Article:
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Research Publications of the University of Minnesota
SOURCES OF ENGLISH HISTORY OF THE
The student of Seventeenth century England is seldom troubled by the insufficiency of his material. The men of action of the day used the pen as freely as they did the sword, and in their letters, their memoirs, their newspapers, and their controversial pamphlets, we find reflected a very clear image of the times. Prynne, Pym, Burnet, Clarendon, Halifax, the genial Mr. Pepys, and the stately Evelyn, scores of others, each in his way, gives vividness to the picture.
In the Record Office, the British Museum, the Bodleian and other British libraries, are thousands of unprinted manuscripts; an inexhaustible mine from which the scholar may correct and amplify the opinions derived from the books and pamphlets of which we have so rich a store. Photography, coupled with the generosity and open-mindedness of their custodians, is now rendering it possible for the American scholar, working in some of our larger libraries, to have at hand the more important even of these.
It is with the purpose of placing at the disposition of students of the period which began with the coming of the first James out of Scotland and which ended when William of Orange came out of the Low Countries, the resources of the Library of the University of Minnesota; and of unlocking for other libraries the material contained in reprinted collections, such as Somers Tracts and the Harleian Miscellany, that the accompanying list has been prepared. It is in no sense intended as a general bibliography, though it is hoped that it may serve some of the purposes of such a publication.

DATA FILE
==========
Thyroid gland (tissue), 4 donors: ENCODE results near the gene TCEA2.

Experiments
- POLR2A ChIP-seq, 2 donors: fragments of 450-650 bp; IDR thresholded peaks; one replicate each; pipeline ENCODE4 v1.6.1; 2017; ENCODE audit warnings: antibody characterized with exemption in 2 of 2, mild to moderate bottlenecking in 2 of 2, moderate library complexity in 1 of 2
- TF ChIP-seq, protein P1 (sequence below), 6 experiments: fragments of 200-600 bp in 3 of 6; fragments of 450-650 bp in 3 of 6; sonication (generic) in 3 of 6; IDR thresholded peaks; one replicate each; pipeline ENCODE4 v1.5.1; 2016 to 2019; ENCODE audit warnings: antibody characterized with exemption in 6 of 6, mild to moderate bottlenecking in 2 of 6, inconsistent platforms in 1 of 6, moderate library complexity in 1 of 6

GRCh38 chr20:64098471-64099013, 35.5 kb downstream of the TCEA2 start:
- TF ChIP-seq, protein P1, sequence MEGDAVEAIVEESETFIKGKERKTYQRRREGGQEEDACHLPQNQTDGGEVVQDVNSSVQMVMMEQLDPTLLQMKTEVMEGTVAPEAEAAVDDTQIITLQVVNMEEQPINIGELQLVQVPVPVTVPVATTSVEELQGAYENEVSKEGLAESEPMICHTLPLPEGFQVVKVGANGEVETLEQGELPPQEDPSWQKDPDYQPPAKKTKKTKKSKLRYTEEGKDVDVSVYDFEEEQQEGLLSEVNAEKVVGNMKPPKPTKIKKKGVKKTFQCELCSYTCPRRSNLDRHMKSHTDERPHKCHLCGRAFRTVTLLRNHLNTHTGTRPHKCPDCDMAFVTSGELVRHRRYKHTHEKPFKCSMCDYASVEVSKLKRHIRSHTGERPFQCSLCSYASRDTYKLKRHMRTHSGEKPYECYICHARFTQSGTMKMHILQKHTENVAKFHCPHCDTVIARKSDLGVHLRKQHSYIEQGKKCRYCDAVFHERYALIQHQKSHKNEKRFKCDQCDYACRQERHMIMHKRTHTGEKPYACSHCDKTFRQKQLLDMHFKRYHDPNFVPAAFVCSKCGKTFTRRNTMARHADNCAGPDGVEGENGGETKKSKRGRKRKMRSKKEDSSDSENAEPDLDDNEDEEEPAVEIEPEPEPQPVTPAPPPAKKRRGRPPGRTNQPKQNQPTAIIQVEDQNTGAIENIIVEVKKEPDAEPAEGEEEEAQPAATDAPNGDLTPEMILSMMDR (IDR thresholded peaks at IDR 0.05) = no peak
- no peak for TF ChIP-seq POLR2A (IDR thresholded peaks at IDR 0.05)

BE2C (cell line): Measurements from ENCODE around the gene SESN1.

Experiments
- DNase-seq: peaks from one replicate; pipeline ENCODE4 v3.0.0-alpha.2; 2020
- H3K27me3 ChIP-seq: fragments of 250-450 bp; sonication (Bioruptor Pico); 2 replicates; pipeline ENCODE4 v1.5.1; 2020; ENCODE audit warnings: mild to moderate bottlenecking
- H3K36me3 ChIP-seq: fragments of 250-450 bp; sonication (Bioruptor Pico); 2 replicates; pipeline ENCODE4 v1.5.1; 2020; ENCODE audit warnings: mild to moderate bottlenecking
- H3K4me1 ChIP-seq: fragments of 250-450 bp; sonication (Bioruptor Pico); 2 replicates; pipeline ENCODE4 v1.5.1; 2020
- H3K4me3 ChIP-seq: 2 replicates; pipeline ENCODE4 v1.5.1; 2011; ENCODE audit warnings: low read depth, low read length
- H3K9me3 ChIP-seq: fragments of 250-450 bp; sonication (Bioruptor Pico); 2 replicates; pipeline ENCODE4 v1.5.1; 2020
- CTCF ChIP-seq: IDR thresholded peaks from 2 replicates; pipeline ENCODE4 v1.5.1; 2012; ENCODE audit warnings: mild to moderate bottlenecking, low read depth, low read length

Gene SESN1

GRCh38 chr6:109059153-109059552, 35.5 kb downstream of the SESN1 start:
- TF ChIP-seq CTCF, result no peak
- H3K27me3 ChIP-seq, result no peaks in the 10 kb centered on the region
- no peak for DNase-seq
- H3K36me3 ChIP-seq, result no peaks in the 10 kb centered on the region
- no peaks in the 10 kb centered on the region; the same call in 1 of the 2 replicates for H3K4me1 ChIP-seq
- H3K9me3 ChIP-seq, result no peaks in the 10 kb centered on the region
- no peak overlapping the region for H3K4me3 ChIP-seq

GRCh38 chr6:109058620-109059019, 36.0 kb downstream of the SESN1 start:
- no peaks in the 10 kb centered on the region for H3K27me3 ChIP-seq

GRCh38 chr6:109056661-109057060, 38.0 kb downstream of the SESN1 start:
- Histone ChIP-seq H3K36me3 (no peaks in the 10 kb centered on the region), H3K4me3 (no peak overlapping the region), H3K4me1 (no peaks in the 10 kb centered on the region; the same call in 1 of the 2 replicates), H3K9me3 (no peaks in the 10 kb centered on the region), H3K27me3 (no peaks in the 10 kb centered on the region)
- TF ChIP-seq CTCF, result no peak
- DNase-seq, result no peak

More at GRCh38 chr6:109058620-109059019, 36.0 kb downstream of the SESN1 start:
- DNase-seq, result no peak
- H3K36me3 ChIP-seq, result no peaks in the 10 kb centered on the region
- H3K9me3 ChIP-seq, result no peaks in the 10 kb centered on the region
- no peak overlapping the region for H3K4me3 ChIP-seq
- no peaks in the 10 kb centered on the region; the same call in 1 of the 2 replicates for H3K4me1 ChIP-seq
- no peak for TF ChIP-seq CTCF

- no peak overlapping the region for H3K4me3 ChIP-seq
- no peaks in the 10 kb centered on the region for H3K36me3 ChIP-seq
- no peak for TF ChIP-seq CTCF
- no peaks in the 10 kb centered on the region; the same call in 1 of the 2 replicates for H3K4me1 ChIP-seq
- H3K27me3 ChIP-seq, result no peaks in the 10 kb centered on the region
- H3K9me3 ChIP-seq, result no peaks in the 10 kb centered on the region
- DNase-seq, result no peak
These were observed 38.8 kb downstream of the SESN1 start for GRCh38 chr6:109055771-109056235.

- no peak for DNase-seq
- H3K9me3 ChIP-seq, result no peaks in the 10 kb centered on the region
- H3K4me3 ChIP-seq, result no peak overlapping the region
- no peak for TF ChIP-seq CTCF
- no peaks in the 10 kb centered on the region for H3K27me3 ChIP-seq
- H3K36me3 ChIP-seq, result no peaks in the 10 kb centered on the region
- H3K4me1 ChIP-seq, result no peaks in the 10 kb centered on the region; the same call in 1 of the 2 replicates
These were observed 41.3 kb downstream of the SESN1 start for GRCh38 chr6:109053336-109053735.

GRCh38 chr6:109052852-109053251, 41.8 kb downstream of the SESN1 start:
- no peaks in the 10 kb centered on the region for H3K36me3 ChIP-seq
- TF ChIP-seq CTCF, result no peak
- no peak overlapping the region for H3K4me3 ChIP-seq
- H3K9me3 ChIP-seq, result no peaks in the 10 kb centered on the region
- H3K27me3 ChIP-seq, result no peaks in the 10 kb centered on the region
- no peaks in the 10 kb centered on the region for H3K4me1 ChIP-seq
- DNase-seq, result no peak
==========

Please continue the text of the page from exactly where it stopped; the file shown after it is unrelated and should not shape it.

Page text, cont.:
The collection of the sources for the study of the period was undertaken at the instance of Professor Wallace Notestein, until recently of the Department of History at Minnesota and now of Cornell University, and to his bibliographic information and unremitting interest the Library is deeply indebted. The collection of newspapers owes a great deal to the generosity of Mr. H. V. Jones of the Minneapolis Journal, who presented to the Library unusually complete files of several of the more important publications.
To the authorities of the British Museum, the Public Record Office, Cambridge University, Trinity College, Dublin, and of the Massachusetts Historical Society, the Library makes grateful acknowledgment of their kindness in granting permission to photograph certain of the manuscript Parliamentary journals which are here listed.
In a few cases the titles represent books in the Public Library of Minneapolis and its sister institution, the Minneapolis Athenaeum. As these works are, in every sense, as available to the student at the University as if they were in its Library, the inclusion is warranted.
If the list proves to be of service to scholars working in the history of Seventeenth Century England, the compiler will feel richly repaid for his labors.
PRINCETON UNIVERSITY LIBRARY
NOVEMBER 1, 1920
J. T. G.